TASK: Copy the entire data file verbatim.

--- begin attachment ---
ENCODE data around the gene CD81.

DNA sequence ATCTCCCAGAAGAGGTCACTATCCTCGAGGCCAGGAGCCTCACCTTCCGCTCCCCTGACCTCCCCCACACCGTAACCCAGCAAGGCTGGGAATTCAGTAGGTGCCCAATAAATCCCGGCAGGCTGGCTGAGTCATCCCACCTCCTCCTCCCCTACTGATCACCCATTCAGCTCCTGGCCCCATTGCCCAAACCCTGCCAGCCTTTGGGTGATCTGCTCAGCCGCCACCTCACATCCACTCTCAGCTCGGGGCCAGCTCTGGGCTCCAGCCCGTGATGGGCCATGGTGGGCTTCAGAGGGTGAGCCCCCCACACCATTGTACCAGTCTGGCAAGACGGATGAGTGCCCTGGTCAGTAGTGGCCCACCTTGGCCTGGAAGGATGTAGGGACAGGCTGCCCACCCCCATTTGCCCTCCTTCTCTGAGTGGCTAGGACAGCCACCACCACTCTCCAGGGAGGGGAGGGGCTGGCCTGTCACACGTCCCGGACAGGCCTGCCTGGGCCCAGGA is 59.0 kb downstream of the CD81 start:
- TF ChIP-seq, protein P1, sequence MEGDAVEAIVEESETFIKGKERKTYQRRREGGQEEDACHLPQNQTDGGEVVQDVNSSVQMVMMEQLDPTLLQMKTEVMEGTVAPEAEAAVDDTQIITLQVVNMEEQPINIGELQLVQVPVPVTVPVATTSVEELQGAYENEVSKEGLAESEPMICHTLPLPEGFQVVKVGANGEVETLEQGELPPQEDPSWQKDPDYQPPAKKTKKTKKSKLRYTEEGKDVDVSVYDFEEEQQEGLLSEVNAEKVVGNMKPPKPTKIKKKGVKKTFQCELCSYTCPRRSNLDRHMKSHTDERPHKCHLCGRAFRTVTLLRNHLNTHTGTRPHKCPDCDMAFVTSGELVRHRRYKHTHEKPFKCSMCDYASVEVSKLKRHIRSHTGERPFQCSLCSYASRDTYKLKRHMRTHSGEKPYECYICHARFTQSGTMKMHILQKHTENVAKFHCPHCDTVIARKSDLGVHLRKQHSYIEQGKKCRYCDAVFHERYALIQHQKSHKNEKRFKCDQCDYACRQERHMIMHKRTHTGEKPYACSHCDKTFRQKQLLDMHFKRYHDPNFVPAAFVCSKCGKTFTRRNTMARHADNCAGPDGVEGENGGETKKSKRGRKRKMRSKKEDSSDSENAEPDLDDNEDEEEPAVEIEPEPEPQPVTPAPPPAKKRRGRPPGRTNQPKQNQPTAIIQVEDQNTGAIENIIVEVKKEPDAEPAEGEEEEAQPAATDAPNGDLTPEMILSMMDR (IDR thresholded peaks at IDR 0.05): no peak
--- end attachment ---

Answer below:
ENCODE data around the gene CD81.

DNA sequence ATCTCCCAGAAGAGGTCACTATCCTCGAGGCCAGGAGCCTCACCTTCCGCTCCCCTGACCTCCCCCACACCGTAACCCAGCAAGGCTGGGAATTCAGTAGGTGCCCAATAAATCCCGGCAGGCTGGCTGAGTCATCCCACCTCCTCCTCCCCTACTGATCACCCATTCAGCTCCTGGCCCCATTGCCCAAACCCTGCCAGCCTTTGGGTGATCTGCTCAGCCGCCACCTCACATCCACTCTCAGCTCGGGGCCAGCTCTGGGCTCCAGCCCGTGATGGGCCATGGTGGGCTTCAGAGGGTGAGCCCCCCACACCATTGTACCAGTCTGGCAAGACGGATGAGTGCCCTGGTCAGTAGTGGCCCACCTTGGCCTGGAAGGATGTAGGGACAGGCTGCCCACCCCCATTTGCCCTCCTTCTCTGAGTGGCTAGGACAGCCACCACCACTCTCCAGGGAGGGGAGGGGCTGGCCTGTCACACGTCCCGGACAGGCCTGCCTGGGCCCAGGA is 59.0 kb downstream of the CD81 start:
- TF ChIP-seq, protein P1, sequence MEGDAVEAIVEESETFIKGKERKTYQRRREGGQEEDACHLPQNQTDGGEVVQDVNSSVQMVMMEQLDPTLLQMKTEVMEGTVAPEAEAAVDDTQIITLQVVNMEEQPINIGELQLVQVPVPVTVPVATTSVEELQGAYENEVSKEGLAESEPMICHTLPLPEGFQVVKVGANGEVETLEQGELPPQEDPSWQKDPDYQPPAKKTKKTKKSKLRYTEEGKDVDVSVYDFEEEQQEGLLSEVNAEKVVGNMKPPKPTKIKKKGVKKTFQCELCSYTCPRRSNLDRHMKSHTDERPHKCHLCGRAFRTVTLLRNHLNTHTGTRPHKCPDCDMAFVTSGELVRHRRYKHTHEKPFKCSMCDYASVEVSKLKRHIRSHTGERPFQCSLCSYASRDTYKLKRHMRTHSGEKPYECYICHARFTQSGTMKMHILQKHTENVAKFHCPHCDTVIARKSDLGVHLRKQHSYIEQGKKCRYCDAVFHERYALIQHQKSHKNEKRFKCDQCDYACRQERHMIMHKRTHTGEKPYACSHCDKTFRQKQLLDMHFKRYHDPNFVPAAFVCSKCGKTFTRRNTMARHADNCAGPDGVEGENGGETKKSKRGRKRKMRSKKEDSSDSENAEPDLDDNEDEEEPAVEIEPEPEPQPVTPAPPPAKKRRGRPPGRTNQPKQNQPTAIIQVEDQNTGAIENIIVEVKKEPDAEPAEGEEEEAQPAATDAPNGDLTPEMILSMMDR (IDR thresholded peaks at IDR 0.05): no peak